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Seleucia

Seleucia Plain with Mount Casius

Seleucus I Nicator of Syria founded Seleucia Pieria in 301 B.C. as a port for his capital in Antioch.  The city became one of the “Syrian Tetrapolis,” designed to promote Hellenistic culture in Syria.  It was then an important political, military, and economic game piece in the Ptolemaic-Seleucid wars.  In 63 BC Rome made Seleucia a free city and then in AD 70 made it the base for the imperial fleet.

The Harbor

Seleucia was the seaport from which Paul and Barnabas left with John Mark for their first missionary journey (ca. AD 49, see Acts 13:4).  Part of the ancient (manmade) harbor can still be seen, although it has since silted up.  This harbor caused continual problems and required frequent maintenance.

Titus' Tunnel

A stream which led into the harbor was so threatening during the flood season that the Romans built a water channel north of the city to divert it.  Legionaries, sailors, and Judean prisoners provided the work for the project.  Titus’ tunnel, as it is called today, cuts through the solid rock of the mountain in two places.

Vespasian Inscription

The tunnel is dated based on two inscriptions.  The inscription shown here was dedicated to Vespasian and Titus, so construction of the tunnel probably began in AD 70.  However it was not finished until the second century.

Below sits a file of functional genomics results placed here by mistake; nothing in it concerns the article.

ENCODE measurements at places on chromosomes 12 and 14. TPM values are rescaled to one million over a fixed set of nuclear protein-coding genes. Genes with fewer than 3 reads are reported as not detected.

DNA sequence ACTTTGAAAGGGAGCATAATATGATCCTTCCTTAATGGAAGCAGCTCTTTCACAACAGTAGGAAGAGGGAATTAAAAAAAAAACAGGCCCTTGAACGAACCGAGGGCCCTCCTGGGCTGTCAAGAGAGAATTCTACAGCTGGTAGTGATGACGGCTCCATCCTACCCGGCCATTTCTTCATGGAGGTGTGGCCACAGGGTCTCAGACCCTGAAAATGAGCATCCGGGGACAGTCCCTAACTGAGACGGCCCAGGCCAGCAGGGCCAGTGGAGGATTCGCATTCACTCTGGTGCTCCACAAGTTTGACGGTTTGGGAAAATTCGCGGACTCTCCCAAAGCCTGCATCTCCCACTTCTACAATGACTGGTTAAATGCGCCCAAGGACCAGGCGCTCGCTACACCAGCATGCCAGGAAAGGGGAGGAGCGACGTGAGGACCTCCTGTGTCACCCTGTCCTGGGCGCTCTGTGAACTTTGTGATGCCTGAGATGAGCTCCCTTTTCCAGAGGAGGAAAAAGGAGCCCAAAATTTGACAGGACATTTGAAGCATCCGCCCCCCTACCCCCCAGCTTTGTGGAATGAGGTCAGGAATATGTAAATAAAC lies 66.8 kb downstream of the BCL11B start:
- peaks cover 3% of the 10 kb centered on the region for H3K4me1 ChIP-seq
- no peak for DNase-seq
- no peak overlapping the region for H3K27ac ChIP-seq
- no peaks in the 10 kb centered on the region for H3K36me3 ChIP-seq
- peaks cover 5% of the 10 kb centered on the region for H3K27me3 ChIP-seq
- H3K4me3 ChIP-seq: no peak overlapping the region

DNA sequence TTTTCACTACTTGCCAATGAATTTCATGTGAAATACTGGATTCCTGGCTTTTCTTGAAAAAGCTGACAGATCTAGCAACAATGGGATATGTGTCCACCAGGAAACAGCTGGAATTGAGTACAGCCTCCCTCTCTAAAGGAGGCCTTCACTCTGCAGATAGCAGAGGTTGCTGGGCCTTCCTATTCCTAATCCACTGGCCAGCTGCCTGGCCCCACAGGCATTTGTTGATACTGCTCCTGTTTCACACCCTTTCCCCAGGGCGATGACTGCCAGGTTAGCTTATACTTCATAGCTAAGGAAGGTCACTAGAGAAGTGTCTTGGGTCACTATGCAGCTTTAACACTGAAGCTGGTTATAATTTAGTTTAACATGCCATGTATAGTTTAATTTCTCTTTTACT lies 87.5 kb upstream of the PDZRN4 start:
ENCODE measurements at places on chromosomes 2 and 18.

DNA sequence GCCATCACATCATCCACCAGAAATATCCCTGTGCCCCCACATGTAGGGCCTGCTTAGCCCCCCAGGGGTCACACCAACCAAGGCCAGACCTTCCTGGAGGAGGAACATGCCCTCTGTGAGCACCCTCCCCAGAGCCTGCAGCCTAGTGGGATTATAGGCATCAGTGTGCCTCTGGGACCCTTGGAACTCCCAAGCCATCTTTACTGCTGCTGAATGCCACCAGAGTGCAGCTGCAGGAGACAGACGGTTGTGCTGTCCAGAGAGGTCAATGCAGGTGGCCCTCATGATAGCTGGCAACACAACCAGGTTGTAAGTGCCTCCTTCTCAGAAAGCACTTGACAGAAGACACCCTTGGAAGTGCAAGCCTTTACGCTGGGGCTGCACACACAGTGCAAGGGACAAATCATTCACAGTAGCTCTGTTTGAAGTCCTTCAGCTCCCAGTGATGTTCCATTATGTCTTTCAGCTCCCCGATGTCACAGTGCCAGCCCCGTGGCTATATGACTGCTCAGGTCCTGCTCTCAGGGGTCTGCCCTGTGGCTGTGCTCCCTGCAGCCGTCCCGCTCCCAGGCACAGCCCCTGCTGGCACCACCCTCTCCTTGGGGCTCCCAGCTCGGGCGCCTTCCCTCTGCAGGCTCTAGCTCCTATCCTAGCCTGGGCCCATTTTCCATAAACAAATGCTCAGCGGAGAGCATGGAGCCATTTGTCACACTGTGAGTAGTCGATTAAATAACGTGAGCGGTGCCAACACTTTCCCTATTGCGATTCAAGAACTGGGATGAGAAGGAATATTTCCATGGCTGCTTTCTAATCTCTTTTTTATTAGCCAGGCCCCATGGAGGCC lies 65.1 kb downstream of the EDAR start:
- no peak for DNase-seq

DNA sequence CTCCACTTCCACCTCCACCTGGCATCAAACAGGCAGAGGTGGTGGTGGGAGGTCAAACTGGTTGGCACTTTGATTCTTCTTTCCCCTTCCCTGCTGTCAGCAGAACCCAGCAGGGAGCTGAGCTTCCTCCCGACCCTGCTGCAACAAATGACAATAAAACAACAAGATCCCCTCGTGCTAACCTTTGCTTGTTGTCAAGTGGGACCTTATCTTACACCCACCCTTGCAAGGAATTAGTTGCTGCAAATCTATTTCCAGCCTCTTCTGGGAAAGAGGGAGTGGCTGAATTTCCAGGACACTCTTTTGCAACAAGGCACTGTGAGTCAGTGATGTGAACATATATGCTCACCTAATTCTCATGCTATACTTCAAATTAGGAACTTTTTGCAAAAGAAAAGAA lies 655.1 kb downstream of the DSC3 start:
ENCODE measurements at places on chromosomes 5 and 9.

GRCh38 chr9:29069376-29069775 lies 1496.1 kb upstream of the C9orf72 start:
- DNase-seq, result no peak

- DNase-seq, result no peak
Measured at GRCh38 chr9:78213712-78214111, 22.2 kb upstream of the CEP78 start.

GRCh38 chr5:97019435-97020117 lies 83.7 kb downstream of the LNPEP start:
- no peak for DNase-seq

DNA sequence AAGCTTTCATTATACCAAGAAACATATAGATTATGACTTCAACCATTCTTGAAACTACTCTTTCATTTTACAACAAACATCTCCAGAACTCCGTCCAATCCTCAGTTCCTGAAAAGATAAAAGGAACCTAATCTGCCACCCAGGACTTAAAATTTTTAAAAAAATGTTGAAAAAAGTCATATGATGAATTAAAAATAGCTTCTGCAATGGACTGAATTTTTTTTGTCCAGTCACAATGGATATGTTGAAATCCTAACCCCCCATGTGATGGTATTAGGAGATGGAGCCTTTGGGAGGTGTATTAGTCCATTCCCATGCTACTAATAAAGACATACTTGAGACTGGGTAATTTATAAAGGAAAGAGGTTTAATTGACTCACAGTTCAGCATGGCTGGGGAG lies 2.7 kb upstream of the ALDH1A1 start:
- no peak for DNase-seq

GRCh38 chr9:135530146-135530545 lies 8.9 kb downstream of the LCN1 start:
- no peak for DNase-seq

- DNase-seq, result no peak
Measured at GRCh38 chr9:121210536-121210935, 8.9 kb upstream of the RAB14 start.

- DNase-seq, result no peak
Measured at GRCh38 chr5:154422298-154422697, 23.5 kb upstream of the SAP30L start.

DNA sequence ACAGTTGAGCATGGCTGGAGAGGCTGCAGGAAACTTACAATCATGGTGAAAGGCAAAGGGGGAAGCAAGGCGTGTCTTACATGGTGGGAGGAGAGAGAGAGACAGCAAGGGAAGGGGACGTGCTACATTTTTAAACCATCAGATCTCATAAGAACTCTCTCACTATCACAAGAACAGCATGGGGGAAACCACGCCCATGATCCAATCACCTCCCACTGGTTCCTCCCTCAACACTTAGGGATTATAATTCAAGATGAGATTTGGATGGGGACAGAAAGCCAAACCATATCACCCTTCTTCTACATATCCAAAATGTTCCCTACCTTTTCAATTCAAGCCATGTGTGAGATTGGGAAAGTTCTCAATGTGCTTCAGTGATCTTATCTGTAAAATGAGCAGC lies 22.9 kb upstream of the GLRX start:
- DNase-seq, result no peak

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Related Websites

SELEUCIA PIERIA Turkey (Perseus). A brief overview of the history and features of the site.

Seleucia (WebBible Encyclopedia, ChristianAnswers.Net). Interests the reader with historically and biblically descriptive facts, including internal links to related topics.

The Hellenistic Era: Seleucia Pieria (Personal Page). A lengthy article discussing the Seleucia’s historical periods and other topics associated with the city.

Seleucia (Wikipedia). A brief encyclopedia entry. Includes internal links to related subjects.

Seleucia in Pieria (Livius). Provides a historical summary of Seleucia.

Seleucia Pieria: Port of Antioch on the Orontes (Turkey Biblical Tours). Briefly describes the foundation of the city and its geography.